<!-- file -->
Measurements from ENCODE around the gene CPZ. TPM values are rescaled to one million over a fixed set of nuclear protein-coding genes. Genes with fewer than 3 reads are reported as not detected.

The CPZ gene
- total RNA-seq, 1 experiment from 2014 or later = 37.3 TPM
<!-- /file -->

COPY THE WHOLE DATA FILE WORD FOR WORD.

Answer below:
Measurements from ENCODE around the gene CPZ. TPM values are rescaled to one million over a fixed set of nuclear protein-coding genes. Genes with fewer than 3 reads are reported as not detected.

The CPZ gene
- total RNA-seq, 1 experiment from 2014 or later = 37.3 TPM